Next, Lisa Blackman spoke about practices of experimentation as forms of experimental stage-craft. Here, she referred to the work of Jones and Gerard (‘Foundations of Social Psychology’, 1967) claiming that sites which were linked through the concept of ‘social influence’ – military (the Korean War), media, civil rights protests, prison camps, cults, bargaining relationships and groups – are problematized assemblage. Further, she elaborated in the kinds of experimental stage crafts in social psychology which link invention and creativity with ‘optimism, ingenuity and dash’ with the very possibility of positivist science (ibid: 4) – extending beyond the lab.
Finally, Blackman turned her attention to theatricality of suggestion and the work of Milton Erikson (1901-1980) in particular. Here, she asked a following question: what suggestion might disclose about practices of experimentation if we take the idea of staging and experimental stagecraft more seriously? Consequently, she pointed to the importance of training and discipline as developmental aspect to developing the capacity of attunement. In this context, Blackman was particularly interested in engaging with what became disqualified, with regards to the work of Erikson. She argued that Erikson spend years developing techniques to induce the hypnotic trans and saw hypnosis as a different way of engaging, knowing and feeling. Further, he was extremely successful as somebody who can read very subtle body communication – capacity for tuning that allow the experimenter to engage the subject through ways of knowing unconscious – changes in physiology, neurology etc.
Following, Blackman proposed that thinking about training and practice (developmental aspects) in terms of capacity of tuning is important here. She explained that Erikson was death and color blind and by looking at muscular movements, sensitivity to minimal body responses he uncovered not will but the capacity of the experimental apparatus to be sensitive enough to detect it. Hence, it was the setting allowing processes to be brought to activity by indirect responses.
In conclusion, Lisa Blackman claimed that paucity of ‘social influence’ should be used as a way of formulating and analysing subjectification and subjectivities. Here, she referred to the work of Karen Barad on trans-subjectivity in order to argue that social influences are a very limited way of looking at embodiment (what exists prior to enactment is suspended). Blackman finished her presentation with references to the work on potentialities (Hacking), affordances (Gibson, 1979), availability (Ratner, 2009) and competences (Despret, 2009).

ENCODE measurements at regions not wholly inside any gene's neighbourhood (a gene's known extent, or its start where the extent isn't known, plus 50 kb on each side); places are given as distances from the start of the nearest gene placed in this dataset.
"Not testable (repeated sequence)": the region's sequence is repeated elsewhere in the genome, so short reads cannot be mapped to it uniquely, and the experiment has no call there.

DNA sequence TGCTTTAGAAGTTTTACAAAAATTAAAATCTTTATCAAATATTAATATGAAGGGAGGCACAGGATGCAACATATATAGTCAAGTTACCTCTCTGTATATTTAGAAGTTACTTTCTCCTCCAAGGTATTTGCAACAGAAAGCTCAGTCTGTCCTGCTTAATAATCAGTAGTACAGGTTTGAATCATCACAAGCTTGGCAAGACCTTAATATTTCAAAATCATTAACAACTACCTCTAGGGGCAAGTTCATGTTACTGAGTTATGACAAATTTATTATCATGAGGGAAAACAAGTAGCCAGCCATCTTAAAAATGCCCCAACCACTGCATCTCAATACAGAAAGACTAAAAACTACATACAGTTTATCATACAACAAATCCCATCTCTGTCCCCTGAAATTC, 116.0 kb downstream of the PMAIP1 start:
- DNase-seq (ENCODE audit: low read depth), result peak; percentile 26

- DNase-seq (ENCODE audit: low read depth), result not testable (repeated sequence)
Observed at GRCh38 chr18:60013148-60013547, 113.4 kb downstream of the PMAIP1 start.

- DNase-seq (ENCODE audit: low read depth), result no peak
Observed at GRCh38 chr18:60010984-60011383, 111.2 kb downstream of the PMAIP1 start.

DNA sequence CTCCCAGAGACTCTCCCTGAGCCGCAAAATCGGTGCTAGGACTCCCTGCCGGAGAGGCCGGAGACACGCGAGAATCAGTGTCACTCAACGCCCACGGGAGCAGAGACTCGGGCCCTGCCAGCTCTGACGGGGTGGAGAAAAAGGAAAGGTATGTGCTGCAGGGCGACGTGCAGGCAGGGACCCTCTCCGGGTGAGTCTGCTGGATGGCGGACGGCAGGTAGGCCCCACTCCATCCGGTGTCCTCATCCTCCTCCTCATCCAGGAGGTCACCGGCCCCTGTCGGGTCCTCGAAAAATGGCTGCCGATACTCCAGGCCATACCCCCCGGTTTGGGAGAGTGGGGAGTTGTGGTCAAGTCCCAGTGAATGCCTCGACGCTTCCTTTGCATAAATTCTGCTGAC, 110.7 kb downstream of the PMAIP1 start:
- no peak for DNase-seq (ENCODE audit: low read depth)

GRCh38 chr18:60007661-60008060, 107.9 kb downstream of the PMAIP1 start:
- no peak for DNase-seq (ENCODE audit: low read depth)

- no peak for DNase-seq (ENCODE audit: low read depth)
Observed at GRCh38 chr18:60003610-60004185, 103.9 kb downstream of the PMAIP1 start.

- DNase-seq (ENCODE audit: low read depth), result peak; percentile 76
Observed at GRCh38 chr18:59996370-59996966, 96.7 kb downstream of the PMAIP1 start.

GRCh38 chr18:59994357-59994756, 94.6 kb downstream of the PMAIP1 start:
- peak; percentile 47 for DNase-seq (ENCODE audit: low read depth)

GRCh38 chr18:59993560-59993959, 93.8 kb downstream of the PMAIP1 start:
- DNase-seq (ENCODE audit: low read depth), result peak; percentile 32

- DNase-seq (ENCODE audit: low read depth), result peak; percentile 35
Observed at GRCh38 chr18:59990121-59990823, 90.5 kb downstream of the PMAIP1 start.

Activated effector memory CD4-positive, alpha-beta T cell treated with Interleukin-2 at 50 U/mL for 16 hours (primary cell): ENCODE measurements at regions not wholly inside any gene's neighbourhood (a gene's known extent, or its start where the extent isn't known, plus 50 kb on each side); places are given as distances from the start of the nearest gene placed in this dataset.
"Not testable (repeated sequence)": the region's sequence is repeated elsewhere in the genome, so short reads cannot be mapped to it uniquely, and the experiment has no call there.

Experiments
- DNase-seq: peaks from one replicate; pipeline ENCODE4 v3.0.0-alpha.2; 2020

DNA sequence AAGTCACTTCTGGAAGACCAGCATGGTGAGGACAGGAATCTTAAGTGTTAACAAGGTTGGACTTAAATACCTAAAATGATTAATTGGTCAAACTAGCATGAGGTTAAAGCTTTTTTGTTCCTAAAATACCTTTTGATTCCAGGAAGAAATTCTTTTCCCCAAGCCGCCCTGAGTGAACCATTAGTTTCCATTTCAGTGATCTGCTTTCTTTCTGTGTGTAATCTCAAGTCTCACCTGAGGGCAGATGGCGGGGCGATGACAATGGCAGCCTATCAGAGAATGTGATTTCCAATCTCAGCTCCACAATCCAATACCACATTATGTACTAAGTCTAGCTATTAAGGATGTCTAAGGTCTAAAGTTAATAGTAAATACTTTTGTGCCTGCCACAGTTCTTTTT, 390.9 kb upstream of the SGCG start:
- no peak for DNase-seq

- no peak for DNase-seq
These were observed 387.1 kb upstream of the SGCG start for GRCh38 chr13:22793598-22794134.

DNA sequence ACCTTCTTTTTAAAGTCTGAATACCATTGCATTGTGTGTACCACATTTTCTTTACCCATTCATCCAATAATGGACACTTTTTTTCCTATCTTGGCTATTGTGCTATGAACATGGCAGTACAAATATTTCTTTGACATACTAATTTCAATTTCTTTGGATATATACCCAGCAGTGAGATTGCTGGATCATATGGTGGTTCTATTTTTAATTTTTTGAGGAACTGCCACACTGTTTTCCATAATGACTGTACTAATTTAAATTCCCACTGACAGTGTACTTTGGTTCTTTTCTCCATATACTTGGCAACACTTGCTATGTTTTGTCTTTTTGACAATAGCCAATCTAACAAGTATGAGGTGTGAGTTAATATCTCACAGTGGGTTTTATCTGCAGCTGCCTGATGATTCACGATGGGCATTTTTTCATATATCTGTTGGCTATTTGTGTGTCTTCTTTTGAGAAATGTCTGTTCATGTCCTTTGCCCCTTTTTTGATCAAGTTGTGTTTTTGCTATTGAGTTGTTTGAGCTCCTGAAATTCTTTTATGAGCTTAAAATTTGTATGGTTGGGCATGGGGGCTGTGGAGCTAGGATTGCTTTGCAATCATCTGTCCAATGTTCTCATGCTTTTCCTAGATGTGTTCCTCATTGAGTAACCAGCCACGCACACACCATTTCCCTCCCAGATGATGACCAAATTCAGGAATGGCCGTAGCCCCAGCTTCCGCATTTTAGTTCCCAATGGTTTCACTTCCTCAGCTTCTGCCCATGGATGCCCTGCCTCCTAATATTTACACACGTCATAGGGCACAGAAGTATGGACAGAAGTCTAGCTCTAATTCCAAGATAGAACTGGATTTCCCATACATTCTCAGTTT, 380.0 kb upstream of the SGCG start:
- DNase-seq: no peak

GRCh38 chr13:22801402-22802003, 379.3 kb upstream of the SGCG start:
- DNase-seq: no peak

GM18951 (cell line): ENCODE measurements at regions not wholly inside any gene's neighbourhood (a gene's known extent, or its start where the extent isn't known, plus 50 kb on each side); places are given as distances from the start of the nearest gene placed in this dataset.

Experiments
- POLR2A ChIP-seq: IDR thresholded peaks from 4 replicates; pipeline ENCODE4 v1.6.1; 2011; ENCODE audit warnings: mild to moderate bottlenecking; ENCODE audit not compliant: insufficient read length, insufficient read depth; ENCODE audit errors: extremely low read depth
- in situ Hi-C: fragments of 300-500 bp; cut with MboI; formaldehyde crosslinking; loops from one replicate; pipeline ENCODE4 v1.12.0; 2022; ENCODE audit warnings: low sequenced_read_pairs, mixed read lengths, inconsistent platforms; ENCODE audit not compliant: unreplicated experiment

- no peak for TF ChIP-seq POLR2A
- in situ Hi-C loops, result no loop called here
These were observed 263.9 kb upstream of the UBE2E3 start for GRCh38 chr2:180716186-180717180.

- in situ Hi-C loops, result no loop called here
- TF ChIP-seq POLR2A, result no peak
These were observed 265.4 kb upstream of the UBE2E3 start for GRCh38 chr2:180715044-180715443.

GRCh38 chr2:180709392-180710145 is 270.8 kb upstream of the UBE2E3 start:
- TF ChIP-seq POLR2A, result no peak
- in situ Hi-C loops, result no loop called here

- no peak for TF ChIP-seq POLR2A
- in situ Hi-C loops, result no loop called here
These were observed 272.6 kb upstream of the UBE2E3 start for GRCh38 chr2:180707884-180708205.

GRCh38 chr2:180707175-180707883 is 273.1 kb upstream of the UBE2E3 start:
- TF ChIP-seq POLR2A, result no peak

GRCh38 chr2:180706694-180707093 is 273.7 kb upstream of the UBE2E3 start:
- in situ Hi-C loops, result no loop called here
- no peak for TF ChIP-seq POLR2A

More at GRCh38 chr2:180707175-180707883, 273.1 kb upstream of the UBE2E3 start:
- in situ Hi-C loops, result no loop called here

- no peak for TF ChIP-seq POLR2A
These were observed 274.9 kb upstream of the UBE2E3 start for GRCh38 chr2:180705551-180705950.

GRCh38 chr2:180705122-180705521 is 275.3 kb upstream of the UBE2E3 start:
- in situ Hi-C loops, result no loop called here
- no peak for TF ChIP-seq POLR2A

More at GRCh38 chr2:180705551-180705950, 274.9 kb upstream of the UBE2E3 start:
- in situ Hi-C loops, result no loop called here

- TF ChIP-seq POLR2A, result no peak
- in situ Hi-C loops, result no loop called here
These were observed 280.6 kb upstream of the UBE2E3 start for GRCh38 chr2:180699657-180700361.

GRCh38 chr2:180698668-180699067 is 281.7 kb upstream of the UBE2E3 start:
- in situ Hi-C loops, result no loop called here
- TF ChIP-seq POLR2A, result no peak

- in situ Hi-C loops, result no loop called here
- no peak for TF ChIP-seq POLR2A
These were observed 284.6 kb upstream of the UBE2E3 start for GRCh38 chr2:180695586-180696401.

Firstly, the ways in which stage craft is a site in which to investigate investments in making the difference between discovery and invention was debated. Here, a particular attention was given to the differences between demonstration of something that already existed and demonstration as presentation of something that is newly made (i.e. technology demonstrations). Hence, some questions were asked regarding the performance and stakes as well as, where the value is placed. Further, the capacity for the subject as trans-subjective was considered as a dynamic process – in order for the object to be suggestive there needs to be emotional affect of transformation.
Secondly, some references were made to the work of Jackie Orr and Nigel Thrift on performativity. The importance of enactment was discussed in terms of stage enactment as pulling the performances – vulnerable and not replicable, craft that decays. Further, the influences and the settings were debated in the context of management couching.
Thirdly, it was proposed that both of the papers (Lisa Blackman’s and Alan Collins’s) are ways of trying to examine the work of people who are Cartesians and to reinterpret it in a post-Cartesian way. Subsequently, a question was posed of whether they agree. Here, it was emphasized that subject was positioned as an autonomous being and then variables which influence the autonomous being were removed. Further, Blackman argued that work of Erikson is not Cartesian in this way – but maybe post-psychological.
Next, the developments of potentiality were discussed. Some questions were posed as to what it means to be available in this sense. Here, discussion was oriented on the issues of continuity, dynamic and thinking through the concept with references to Stangers, potentiality and idea of availability (whole body as experiential).
Finally, Rheinberger’s approach was constituted as qualitatively different to Milgram’s experiment. Rheinberger was understood to be talking about determination, being extremely specific about the history and speaking to a larger cybernetic audience. Further, some questions were posed as to whether we are talking about different epistemic milieus that exist here or relationality where experiment is not a procedure anymore. In conclusion, it was agreed that some of power and invention is about this – subject moving to different vision of science – and involves a certain contradiction in the ways in which modernity first came into being – caricature of the affect and connection with the public.